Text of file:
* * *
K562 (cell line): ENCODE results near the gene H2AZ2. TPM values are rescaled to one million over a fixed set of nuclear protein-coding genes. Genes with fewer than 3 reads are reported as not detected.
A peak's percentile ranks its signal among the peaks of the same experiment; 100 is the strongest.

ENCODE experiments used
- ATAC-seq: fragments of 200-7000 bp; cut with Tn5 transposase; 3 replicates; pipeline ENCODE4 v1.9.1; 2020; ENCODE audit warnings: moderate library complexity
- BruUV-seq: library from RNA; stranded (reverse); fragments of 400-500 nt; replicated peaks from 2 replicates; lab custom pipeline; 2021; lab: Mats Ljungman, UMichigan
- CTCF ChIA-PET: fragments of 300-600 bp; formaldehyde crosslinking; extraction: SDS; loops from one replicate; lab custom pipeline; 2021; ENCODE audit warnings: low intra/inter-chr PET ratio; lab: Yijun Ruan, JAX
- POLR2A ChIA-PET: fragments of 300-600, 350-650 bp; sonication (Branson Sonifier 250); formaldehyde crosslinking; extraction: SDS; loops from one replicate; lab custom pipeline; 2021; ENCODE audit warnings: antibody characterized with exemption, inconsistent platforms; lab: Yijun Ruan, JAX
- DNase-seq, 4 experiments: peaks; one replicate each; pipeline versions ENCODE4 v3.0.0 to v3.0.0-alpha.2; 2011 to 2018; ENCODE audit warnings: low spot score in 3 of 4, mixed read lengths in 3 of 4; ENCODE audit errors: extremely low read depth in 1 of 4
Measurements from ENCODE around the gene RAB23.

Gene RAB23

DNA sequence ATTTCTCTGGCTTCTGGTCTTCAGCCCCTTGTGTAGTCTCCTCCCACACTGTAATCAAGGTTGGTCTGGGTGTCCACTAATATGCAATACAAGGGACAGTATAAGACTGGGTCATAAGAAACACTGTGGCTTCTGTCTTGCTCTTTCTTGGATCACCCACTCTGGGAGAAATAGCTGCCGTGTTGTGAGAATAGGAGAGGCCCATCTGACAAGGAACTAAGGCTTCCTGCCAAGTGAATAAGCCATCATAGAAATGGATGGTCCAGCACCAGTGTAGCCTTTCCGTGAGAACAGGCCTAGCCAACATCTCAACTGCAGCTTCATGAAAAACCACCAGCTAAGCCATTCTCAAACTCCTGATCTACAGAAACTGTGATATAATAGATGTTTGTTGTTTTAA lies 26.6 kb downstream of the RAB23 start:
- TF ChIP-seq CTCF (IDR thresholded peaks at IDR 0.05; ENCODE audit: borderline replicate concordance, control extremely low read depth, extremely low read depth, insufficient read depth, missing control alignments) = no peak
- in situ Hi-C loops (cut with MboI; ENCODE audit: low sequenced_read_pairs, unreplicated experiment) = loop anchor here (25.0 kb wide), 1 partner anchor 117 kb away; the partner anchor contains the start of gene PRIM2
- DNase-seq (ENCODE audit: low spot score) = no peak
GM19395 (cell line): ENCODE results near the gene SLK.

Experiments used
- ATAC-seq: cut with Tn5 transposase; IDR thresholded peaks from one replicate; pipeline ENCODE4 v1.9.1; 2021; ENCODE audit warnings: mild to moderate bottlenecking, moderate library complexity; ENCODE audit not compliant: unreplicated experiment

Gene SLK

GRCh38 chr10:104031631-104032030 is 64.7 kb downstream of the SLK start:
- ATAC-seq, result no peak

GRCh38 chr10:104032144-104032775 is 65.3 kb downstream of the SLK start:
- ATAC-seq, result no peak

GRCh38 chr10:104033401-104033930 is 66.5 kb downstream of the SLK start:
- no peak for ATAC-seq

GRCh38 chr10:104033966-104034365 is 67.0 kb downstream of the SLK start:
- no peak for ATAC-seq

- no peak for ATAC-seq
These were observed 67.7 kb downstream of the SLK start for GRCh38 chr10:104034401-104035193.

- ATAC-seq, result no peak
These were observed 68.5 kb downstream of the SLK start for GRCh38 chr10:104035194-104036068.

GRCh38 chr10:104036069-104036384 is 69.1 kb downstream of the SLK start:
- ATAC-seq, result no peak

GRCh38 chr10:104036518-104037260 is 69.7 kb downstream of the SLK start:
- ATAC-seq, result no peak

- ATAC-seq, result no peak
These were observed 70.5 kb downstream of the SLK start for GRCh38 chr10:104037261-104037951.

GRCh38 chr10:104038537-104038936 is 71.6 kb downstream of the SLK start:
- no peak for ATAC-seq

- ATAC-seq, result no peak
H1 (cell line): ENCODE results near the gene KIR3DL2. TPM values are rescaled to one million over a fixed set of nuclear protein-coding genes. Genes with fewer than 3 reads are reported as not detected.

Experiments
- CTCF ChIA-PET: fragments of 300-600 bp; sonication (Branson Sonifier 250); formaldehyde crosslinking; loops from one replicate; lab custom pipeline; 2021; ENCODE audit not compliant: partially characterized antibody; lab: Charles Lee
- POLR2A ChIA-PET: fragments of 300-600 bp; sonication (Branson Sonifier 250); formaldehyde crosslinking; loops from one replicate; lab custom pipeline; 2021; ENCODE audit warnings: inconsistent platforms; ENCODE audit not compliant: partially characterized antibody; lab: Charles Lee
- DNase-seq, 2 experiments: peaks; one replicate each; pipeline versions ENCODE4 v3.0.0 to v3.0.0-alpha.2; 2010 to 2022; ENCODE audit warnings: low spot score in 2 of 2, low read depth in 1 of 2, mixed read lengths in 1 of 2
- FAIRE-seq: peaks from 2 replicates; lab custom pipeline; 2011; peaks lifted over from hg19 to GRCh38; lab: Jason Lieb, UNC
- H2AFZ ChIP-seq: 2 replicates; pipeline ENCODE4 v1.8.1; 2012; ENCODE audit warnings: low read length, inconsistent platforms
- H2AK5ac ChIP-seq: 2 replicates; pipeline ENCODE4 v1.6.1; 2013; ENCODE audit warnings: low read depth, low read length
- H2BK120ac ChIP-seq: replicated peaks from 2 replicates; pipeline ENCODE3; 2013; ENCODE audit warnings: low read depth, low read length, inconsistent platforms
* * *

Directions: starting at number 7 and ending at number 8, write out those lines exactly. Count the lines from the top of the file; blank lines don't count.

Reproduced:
- POLR2A ChIA-PET: fragments of 300-600, 350-650 bp; sonication (Branson Sonifier 250); formaldehyde crosslinking; extraction: SDS; loops from one replicate; lab custom pipeline; 2021; ENCODE audit warnings: antibody characterized with exemption, inconsistent platforms; lab: Yijun Ruan, JAX
- DNase-seq, 4 experiments: peaks; one replicate each; pipeline versions ENCODE4 v3.0.0 to v3.0.0-alpha.2; 2011 to 2018; ENCODE audit warnings: low spot score in 3 of 4, mixed read lengths in 3 of 4; ENCODE audit errors: extremely low read depth in 1 of 4